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Last year, instead of calling balls and strikes, I was learning how to drive and shoot a tank.  This year, as of a phone call tonight, I have been named the Umpire-in-Chief of our local summer softball organization.  With this big honor comes big responsibilities, such as finding, training, assigning, and evaluating our crew.

When I left, here is the state of our officials:  No training.  Two sets of shared equipment left in the concession stands overnight.  A t-shirt with the league logo on the front and "UMPIRE" printed on the back, and a suggestion (that was rarely followed) of khaki shorts.  Showing up 5 minutes prior to the first pitch.  These kind of things.

When I showed up in a pair of grey slacks and an umpire hat (I wore the league shirt with the chest protector under it to conform to the league "uniform"), the place thought they got me from the major leagues or something.  And while I have had some training, called some Varsity games, and taken to doing my job correctly, I could still use a lot of suggestions prior to taking command of this ragtag group and getting them season ready.

And in case you're wondering, Opening Day is May 7th.

So, with just over 2 months to properly train umpires for the very first time, I'm asking for your help.  I'm not looking to prepare these folks for this season's MLB World Series; I'm looking to get them through a rec league that covers 1st-12th grade.  What are the main things you suggest to teach?  In your opinion, what are things you cannot do without knowing before stepping on the ballfield?  Do you teach any clinics, and what are some of the methods you use?

I'm open to any and all suggestions, folks!

 

Part two.  Currently, these umpires are organized under the local league, with the UIC being a position on the board.  This is beneficial in regards to funding, however, can be limiting to future growth.  I have the option to organize these umpires as a separate entity (our area has no umpire association), and build them with their own association identity.  This might lose initial funding but could open doors to different opportunities around the area.  While this is something that can change after a year or two and isn't initially as important, I'm curious to your opinions on this as well.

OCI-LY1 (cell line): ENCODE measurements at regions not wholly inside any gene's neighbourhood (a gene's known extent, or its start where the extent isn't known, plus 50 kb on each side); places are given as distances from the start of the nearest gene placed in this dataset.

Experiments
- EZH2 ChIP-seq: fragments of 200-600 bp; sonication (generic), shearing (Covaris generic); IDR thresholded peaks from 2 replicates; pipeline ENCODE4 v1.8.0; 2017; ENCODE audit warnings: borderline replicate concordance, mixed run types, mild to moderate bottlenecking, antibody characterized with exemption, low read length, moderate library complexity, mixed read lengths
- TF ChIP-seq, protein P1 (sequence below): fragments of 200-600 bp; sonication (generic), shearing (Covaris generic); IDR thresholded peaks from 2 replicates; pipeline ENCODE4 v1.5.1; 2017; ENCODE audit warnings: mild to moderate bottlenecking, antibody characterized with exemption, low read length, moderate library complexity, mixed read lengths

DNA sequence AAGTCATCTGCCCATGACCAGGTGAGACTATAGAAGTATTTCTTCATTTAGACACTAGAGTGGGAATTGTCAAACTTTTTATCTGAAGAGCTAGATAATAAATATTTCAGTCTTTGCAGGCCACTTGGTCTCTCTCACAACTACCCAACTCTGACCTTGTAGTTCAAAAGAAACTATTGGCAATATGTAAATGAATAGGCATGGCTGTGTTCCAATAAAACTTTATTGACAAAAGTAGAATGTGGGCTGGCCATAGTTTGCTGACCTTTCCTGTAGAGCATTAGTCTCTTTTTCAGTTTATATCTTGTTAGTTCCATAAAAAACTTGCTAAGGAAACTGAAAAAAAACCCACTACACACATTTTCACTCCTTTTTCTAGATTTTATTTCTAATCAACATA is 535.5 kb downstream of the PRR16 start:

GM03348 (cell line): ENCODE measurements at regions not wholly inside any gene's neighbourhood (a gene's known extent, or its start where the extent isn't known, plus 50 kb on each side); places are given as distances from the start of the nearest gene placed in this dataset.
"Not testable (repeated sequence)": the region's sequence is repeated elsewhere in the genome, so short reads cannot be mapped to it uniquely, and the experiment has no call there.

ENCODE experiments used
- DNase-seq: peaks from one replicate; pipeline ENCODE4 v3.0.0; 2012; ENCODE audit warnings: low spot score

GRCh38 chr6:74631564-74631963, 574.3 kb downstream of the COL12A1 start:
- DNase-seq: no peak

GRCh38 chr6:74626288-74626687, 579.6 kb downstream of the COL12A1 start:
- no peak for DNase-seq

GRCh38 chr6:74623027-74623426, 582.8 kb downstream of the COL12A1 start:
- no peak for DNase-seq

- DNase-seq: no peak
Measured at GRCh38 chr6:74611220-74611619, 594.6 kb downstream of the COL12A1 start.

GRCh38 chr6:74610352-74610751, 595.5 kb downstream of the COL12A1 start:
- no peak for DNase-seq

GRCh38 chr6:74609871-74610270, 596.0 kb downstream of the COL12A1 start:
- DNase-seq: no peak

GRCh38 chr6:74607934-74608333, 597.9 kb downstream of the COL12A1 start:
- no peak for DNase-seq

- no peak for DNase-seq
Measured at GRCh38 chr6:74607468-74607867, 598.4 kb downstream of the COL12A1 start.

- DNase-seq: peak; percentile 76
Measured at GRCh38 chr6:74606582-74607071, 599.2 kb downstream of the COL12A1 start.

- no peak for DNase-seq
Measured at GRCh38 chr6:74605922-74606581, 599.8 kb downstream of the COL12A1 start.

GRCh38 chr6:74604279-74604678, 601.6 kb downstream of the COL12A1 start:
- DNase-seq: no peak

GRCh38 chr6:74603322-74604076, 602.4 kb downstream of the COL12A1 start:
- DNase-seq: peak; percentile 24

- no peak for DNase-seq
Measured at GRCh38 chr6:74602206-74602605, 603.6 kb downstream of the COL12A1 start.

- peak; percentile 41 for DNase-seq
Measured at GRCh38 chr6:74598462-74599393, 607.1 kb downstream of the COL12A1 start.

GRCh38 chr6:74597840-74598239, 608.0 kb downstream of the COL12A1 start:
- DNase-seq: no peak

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Since this is softball, I would reach out to the state ASA organization.  They have a lot of resources that can help with recruiting & training.

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Learning how to drive a tank? Pfft...that should take all of 10 seconds. If you can drive a tricycle, you can drive a tank. It just hurts more when you run into something :)

Are these certified umpires or at least adults? Or are you dealing with youth umpires? May not be all that different other than the approach if not certified.

Assuming these are youth/rec folks, keep it simple. VERY simple. I teach our youth umpires for our rec baseball league - I have a  2 hr training session/clinic, that's it. You simply cannot and should not try to cover everything that a certified, 'real' umpire would know.

You have quite a range of ages there, from glorified t-ball to high school age. Will the umpires be similarly segregated? The youngsters with the little girls? If so, just do the basics - positioning, timing (SLOW), the basics of pitching and baserunning rules. You don't have time and really don't need to worry about teaching the intricacies of obstruction/interference with 4th grade girls. The older ones - with presumably more experienced umps - can get into more detailed issues.

I guess it all depends on how much training time you have and what outside goals they have. If just a house rec league, then maybe that's fine for now till you get to know the capabilities and limitations of your staff.

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I do the very same thing. I assign the umpires for our small-town 8u/10u/13u baseball and softball rec teams. Our equipment is in about the same shape as yours, and our "Umpire" t-shirts don't have the league on the front. The ones I train are almost exclusively kids (we've had one parent), and the guy who did this before me is a certified HS umpire, so I do have the benefit of calling on him if I need to.